This is the beginning of this piece published in full on The Forge: Organizing Strategy and Practice.
I am an old-school organizer — the outsider who knocks on the doors of strangers, creating a sense of urgency so that people will take action in their own communities. I was trained by some of the best neighborhood organizers out there, in the final years of ACORN and in the first generation at the Alliance of Californians for Community Empowerment (ACCE). The outsider-organizer model fed my strengths — getting the work done — while also fulfilling my desire to remain anonymous and unseen.
Like many organizers who mastered this model, I am white, college-educated, and dedicated much of my waking hours to my political work. And, like many organizers, over the past decade I have been interrogating this outsider-organizer model. The outsider-organizer, not from the community that they are organizing, holds power by nature of their position, though this power is often hidden and unacknowledged. We talk to all of the members about the issues, tactics, strategies, interpersonal dynamics, and action planning what-ifs — giving us power to influence communities that we are not a part of. The outsider-organizer model is a piece of the white supremacy culture that many of our organizations have upheld, as white organizers shape the agenda in communities of color.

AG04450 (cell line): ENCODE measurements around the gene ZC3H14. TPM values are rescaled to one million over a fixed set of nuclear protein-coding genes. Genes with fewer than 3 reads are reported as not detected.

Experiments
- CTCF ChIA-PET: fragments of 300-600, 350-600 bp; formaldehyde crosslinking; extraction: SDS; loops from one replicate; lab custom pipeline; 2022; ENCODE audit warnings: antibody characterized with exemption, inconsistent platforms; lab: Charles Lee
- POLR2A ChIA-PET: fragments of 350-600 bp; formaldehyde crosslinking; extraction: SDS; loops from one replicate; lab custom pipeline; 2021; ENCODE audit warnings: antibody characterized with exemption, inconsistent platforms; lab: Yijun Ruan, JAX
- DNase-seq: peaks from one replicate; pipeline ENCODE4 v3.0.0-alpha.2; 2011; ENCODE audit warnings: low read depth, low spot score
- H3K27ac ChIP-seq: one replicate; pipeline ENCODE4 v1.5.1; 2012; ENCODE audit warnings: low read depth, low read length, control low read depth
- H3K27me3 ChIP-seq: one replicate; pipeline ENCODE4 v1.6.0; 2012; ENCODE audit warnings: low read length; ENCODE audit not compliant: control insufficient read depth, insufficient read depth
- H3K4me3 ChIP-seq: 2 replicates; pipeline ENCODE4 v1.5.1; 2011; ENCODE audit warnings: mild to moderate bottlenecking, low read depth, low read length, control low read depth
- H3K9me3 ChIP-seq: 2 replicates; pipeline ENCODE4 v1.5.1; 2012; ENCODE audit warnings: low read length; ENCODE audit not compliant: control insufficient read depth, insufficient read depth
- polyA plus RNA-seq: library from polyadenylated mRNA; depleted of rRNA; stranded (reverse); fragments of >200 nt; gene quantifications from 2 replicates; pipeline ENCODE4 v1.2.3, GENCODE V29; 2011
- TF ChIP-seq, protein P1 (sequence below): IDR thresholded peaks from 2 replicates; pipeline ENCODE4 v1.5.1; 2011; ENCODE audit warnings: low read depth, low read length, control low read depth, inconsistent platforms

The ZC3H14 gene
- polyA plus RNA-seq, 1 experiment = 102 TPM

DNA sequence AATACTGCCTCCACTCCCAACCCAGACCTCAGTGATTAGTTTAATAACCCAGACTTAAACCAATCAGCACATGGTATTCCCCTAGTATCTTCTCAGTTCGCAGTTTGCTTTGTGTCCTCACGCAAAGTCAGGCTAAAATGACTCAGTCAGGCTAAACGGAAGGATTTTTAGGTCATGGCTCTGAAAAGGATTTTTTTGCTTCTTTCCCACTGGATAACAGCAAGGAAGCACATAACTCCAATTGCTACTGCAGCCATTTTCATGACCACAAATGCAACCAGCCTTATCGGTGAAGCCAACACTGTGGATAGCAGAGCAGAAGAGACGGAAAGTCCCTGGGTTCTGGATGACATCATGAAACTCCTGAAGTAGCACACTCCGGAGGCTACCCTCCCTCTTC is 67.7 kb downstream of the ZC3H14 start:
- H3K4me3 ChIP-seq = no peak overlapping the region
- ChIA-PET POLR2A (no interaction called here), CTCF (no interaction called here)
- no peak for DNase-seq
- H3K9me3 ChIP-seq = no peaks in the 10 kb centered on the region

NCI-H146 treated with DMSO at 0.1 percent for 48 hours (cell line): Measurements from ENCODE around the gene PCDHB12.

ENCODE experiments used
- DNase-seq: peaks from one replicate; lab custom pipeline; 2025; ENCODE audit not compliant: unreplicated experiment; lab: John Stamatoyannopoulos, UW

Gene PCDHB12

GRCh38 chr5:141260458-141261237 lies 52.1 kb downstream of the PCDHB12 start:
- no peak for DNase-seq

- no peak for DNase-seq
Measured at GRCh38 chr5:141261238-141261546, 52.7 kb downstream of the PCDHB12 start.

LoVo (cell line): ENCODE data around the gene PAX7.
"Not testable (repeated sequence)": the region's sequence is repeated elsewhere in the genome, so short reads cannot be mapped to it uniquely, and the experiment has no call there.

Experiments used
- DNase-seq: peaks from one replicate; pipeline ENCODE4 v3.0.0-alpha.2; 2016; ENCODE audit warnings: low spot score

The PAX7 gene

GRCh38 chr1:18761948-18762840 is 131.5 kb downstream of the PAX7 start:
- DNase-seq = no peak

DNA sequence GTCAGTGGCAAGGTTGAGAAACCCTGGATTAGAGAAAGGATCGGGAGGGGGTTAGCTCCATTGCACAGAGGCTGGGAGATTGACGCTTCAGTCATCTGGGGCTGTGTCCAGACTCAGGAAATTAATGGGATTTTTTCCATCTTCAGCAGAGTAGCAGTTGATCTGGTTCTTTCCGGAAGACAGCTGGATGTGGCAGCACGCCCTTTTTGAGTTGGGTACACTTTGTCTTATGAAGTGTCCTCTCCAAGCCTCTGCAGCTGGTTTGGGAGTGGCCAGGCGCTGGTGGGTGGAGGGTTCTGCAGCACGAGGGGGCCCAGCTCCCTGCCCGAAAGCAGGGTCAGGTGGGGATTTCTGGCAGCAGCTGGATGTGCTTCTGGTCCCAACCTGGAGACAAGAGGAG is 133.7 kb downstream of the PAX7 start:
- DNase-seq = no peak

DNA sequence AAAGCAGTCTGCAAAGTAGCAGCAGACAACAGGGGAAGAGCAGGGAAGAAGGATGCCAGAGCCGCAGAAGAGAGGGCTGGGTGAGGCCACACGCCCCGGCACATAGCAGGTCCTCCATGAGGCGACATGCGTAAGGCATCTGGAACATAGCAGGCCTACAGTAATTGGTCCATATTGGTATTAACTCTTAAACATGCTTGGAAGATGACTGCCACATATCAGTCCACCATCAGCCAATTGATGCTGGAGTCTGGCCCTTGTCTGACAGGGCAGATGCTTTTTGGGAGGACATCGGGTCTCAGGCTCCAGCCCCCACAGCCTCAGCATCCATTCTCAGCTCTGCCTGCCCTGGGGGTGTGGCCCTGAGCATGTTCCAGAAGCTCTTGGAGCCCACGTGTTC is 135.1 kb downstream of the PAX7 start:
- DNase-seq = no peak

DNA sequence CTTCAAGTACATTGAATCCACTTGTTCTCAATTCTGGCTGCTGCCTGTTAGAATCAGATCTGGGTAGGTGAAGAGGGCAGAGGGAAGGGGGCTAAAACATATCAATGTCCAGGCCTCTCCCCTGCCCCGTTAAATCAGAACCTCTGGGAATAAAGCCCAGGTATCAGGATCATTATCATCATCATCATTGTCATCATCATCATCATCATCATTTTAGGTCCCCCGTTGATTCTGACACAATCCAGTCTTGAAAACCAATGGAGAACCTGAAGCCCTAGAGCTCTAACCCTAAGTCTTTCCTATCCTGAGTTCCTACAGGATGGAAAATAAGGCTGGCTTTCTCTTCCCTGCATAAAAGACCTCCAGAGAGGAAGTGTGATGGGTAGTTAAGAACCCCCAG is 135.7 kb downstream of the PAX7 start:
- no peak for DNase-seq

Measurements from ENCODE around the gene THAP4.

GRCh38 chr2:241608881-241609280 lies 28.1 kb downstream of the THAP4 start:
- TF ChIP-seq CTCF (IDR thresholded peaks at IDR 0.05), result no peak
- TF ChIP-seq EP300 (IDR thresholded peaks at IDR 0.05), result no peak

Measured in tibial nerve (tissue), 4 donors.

I became an organizer because I have a brother with down syndrome, and, as we both came of age, I saw the lack of available support services for him. Believing in the interconnectedness of all of our issues, I worked at multi-issue organizations. Year after year, we organized for money for all kinds of social services in our city and state budgets, but our organizing never prevented the steep cuts to services for disabled people. As an outsider-organizer, it wasn’t my place to raise my own self-interest in fighting for disability services — meaning that my own organizing work did not deliver on what I most needed....